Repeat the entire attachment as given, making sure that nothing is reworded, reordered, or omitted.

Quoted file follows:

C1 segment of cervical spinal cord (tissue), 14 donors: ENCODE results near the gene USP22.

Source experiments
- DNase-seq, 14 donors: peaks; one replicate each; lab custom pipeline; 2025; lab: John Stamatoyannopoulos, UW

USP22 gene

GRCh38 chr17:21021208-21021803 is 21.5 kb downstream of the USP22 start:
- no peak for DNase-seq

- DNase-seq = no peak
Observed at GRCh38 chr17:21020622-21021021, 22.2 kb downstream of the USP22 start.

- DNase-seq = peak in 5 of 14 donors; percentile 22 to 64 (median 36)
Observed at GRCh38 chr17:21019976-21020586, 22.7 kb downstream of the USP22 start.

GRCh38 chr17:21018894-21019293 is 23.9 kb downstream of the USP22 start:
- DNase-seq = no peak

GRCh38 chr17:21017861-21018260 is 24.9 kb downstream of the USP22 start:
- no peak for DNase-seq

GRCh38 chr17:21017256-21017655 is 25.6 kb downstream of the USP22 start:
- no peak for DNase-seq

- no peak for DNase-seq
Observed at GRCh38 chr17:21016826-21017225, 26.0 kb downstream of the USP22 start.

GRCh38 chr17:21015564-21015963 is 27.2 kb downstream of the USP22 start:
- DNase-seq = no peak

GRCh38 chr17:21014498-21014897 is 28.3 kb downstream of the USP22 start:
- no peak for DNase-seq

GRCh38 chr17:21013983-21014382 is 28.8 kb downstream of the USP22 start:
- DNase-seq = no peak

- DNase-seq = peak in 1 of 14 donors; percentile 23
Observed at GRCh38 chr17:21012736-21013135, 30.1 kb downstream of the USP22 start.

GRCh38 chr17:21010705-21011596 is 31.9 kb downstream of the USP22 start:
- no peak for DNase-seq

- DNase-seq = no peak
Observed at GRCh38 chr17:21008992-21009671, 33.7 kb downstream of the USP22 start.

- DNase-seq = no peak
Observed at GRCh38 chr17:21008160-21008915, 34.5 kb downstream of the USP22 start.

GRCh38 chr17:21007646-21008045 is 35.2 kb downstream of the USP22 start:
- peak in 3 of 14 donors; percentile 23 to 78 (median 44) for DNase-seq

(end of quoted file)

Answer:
C1 segment of cervical spinal cord (tissue), 14 donors: ENCODE results near the gene USP22.

Source experiments
- DNase-seq, 14 donors: peaks; one replicate each; lab custom pipeline; 2025; lab: John Stamatoyannopoulos, UW

USP22 gene

GRCh38 chr17:21021208-21021803 is 21.5 kb downstream of the USP22 start:
- no peak for DNase-seq

- DNase-seq = no peak
Observed at GRCh38 chr17:21020622-21021021, 22.2 kb downstream of the USP22 start.

- DNase-seq = peak in 5 of 14 donors; percentile 22 to 64 (median 36)
Observed at GRCh38 chr17:21019976-21020586, 22.7 kb downstream of the USP22 start.

GRCh38 chr17:21018894-21019293 is 23.9 kb downstream of the USP22 start:
- DNase-seq = no peak

GRCh38 chr17:21017861-21018260 is 24.9 kb downstream of the USP22 start:
- no peak for DNase-seq

GRCh38 chr17:21017256-21017655 is 25.6 kb downstream of the USP22 start:
- no peak for DNase-seq

- no peak for DNase-seq
Observed at GRCh38 chr17:21016826-21017225, 26.0 kb downstream of the USP22 start.

GRCh38 chr17:21015564-21015963 is 27.2 kb downstream of the USP22 start:
- DNase-seq = no peak

GRCh38 chr17:21014498-21014897 is 28.3 kb downstream of the USP22 start:
- no peak for DNase-seq

GRCh38 chr17:21013983-21014382 is 28.8 kb downstream of the USP22 start:
- DNase-seq = no peak

- DNase-seq = peak in 1 of 14 donors; percentile 23
Observed at GRCh38 chr17:21012736-21013135, 30.1 kb downstream of the USP22 start.

GRCh38 chr17:21010705-21011596 is 31.9 kb downstream of the USP22 start:
- no peak for DNase-seq

- DNase-seq = no peak
Observed at GRCh38 chr17:21008992-21009671, 33.7 kb downstream of the USP22 start.

- DNase-seq = no peak
Observed at GRCh38 chr17:21008160-21008915, 34.5 kb downstream of the USP22 start.

GRCh38 chr17:21007646-21008045 is 35.2 kb downstream of the USP22 start:
- peak in 3 of 14 donors; percentile 23 to 78 (median 44) for DNase-seq